- Part 2: We soon saw the 6 escaped horses again with the helicopter pursuing them but at some point behind a knoll a brown mare ran towards the hills leaving only 5 horses. The 5 were captured and pushed into trap. They were 2 pintos and 3 dark in the captured group. A pinto fell on this run and was down for a bit. Unknown about the outcome.
- Run 3: A group of about 30 were being pushed in by the helicopter. The group then split towards the mountains and the helicopter had to pick a group to go after. The helicopter went behind the mountain and we couldn’t see anything. At this point, we observed a lost lone foal along the road on an open road. Foal walked in looking lost and went to trap on its own. We observed the first split group high along a mountain. This was a group of 13 horses high on the mountain. (This group had Little Bear and Mom). We then lost them behind the mountain and disappeared. The helicopter gave up and went towards another group. At 8:42 am the second group of 18 was targeted (this is still from same group in the morning). This group ran in a tight formation and seemed to be at least two bands together. The horses had two stallions that would not comply with the helicopter and they had the whole group at a standstill several times along the mountain. The group would have been exhausted from scaling the mountain back and forth for such a long time. The helicopter was very close — and again they would all stand still (exhausted but defiant!) while the helicopter hung over top of them. At one point the stallions went on the offense toward the helicopter. It was amazing to see and the horses finally decided to just run for it away from the trap site towards the mountains. The helicopter finally gave up and left. It was extremely defiant of them.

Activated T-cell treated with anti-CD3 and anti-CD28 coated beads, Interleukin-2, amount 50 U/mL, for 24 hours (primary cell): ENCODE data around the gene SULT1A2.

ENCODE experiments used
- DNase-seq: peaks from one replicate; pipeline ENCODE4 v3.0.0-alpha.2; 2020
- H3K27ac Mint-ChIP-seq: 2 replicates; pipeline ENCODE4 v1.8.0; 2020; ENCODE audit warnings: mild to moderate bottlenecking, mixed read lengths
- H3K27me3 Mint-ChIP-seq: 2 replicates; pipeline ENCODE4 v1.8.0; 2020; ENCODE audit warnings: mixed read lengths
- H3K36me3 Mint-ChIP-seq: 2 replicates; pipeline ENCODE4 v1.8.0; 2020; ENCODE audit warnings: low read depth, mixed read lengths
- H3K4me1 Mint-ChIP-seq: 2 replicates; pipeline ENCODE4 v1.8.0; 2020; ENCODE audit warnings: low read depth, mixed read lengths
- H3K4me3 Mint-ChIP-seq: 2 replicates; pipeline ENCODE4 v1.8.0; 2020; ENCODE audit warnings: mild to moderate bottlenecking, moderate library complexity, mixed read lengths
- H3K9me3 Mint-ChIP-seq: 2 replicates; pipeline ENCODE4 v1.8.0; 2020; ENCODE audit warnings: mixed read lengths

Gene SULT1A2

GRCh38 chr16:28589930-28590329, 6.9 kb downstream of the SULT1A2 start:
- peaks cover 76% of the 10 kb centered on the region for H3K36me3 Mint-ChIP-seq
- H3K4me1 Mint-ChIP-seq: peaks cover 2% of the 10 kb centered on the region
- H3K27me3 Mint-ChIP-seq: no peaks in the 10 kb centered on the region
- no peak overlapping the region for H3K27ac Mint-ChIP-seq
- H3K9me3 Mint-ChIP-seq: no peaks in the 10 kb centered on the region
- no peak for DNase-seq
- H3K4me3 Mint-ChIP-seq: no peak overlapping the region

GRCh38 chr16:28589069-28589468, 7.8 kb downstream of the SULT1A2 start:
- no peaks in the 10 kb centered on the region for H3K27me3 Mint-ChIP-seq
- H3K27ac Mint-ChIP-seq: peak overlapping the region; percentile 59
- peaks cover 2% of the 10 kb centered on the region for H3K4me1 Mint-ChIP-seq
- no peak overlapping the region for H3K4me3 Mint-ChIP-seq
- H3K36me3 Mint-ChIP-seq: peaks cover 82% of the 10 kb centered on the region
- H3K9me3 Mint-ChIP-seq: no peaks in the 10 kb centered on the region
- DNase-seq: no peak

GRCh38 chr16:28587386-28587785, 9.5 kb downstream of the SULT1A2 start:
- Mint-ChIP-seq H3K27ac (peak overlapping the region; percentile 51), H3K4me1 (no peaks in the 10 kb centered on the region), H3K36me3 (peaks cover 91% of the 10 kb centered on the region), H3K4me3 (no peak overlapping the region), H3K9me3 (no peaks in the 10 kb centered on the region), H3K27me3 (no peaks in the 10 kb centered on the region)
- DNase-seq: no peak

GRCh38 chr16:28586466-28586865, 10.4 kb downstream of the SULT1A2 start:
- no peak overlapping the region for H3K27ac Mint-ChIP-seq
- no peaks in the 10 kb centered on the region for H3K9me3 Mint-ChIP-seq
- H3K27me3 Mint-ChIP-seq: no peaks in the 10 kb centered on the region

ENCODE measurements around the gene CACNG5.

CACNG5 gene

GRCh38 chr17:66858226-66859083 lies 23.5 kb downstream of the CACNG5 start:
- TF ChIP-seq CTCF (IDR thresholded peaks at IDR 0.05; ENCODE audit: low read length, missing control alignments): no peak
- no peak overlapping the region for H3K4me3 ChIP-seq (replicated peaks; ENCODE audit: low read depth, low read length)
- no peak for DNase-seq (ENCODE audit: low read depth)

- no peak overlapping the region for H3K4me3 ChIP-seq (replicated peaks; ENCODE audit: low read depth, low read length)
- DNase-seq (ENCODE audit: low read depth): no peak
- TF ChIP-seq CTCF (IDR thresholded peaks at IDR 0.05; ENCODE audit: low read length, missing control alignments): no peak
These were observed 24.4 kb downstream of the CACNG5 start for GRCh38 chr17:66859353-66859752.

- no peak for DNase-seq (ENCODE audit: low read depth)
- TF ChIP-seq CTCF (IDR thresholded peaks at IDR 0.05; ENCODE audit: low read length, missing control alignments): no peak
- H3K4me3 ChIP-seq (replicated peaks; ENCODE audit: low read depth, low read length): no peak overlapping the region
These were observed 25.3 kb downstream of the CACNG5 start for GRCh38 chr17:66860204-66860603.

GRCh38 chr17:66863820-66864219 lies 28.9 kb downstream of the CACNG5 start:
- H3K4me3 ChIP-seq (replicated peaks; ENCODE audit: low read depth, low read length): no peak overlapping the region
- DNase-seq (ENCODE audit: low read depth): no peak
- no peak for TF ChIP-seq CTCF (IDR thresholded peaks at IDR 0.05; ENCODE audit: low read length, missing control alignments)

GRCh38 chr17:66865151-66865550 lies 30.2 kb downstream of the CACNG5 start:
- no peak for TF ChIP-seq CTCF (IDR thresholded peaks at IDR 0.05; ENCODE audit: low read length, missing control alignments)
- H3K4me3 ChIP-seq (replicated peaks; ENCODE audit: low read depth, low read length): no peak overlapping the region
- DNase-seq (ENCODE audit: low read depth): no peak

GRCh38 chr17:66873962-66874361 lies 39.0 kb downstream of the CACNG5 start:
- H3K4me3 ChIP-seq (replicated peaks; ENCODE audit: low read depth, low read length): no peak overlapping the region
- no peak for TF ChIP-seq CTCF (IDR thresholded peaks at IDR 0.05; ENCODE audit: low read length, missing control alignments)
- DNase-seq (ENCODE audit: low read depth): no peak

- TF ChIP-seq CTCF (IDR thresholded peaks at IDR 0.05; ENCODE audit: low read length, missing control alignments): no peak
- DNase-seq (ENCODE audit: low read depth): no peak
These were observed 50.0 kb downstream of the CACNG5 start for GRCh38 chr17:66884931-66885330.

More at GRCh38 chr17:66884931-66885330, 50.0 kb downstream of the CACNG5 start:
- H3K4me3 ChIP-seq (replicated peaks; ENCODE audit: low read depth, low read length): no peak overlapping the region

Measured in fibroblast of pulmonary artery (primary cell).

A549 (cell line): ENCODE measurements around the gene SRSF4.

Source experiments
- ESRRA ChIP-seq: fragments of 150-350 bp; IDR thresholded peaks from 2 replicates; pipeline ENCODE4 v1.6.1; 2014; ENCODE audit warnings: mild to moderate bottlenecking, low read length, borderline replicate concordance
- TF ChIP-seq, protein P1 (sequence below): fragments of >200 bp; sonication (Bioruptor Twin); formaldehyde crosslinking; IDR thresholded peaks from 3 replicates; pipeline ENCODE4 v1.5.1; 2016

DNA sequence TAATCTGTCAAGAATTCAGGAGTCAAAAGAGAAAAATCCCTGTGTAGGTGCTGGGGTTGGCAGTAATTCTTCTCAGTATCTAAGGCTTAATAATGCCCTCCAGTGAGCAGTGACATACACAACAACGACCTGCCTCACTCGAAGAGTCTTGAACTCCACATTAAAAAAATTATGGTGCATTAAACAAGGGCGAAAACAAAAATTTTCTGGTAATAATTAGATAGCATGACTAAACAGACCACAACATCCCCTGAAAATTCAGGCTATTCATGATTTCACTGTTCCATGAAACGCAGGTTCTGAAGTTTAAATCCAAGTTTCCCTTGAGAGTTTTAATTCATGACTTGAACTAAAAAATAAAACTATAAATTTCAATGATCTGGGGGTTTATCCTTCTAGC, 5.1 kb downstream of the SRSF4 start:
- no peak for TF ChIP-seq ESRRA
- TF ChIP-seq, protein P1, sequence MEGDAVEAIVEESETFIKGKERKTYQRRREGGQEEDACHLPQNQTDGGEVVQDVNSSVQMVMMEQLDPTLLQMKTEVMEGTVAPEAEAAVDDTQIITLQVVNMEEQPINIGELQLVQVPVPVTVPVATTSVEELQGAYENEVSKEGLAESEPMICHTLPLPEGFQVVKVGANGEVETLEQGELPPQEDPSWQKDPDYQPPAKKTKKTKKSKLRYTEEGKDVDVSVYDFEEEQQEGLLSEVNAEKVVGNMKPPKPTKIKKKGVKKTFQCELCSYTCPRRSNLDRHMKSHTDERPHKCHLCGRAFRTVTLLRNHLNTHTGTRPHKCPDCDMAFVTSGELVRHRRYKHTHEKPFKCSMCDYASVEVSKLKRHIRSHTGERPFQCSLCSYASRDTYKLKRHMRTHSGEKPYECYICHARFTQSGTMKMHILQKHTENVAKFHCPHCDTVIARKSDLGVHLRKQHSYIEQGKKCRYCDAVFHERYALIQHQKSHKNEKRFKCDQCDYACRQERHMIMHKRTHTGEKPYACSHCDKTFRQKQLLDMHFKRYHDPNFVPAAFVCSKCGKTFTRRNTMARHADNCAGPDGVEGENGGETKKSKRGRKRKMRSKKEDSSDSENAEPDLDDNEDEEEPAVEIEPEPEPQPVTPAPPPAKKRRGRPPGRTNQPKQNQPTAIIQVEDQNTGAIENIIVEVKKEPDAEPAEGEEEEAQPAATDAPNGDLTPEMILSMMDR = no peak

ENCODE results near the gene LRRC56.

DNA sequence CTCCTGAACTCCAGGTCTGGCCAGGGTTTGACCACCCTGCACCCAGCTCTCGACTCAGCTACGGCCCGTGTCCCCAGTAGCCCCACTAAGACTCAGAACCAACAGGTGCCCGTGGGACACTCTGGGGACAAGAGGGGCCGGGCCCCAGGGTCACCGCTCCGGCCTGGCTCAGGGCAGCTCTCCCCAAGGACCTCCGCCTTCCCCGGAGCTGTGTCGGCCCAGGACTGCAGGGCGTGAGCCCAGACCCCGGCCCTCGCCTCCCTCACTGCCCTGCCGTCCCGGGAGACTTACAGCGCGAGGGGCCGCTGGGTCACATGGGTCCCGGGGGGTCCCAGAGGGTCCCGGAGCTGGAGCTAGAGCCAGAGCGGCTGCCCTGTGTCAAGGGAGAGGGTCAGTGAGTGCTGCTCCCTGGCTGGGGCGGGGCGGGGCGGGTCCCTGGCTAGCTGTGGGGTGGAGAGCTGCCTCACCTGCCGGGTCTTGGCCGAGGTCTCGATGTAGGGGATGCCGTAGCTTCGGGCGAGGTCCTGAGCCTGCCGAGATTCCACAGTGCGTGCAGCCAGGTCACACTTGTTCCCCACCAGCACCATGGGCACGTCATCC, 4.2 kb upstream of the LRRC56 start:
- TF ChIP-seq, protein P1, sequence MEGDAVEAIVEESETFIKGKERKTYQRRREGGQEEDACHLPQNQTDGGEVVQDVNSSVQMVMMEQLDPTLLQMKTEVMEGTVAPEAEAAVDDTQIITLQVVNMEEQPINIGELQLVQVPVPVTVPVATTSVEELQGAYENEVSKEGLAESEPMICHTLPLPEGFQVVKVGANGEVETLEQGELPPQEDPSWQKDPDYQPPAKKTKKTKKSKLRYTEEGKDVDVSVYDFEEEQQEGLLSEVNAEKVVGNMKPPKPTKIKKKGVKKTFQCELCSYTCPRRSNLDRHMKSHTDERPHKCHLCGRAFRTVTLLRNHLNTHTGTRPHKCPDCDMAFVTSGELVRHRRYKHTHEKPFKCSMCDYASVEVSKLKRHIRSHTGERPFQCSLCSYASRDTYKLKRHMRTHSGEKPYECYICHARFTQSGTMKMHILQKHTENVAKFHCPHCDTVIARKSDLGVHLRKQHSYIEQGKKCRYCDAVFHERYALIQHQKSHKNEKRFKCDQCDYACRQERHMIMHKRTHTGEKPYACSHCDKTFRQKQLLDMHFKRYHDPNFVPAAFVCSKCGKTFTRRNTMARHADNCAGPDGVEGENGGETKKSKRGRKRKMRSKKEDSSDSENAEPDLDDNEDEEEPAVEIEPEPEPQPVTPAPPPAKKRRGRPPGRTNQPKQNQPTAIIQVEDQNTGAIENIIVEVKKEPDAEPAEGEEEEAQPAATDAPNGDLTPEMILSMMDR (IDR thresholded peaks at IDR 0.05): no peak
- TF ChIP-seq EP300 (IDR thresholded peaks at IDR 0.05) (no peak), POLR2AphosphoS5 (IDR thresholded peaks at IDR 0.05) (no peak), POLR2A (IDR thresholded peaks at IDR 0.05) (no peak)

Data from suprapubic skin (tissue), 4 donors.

No horses were captured in this run minus the lost foal.
We were advised trap site would be moved. We were allowed to go North after the trap was torn down and meet up again at 11 am as the new trap was south.
Second trap location: Total count: 104 (double check) 40.51715° N, 112.88384° W. About a mile away. It is level with our observation point and within some junipers so it is very hard to see. The observation was obstructed by the landscape.
- Run 1 at new trap: At 12:19 pm we heard the helicopter and 6 total horses were captured. They appeared to be dark in color though we had a very limited observation. We heard the helicopter flying for at least 20+ mins before we glimpsed it with horses. Helicopter landed at 1239.
- Run 2: 12:58pm. Captured 8 including 2 foals. Could not see them enter the trap.
- Run 3: 1:45 pm: We saw another band of 15 come in that included 2 foals. One foal was left behind and that was why man on horseback went out to go retrieve it. They roped foal to bring him in. BLM said the foal was ok but we weren’t able to observe this from our observation spot.
- Run 4: 2:35 pm. Suddenly horses were at the trap. We couldn’t see anything then suddenly horses are the trap. Since we have no viewing we cannot gauge what direction they are coming from or how long they are being run. We were advised that 17 horses came in and of these were 4 foals.
- Run 5: 4:09-4:22 pm Couldn’t see the helicopter but heard it for quite some time. We were eventually able to see the helicopter on the knoll above us and he flew with wide swaths which made us think he had more horses. Finally, several groups came into view that were walking or moving at a very slow pace. A foal was behind and walking. Clearly exhausted. There was a pair of dark horses that just stood there and let the helicopter hover near. Heard riders went out for those horses. Helicopters went back out to look for horses again. 22 total (2 foals and there were mare and foal that lagged.) Plus 2 extras that came in (so a total of 24)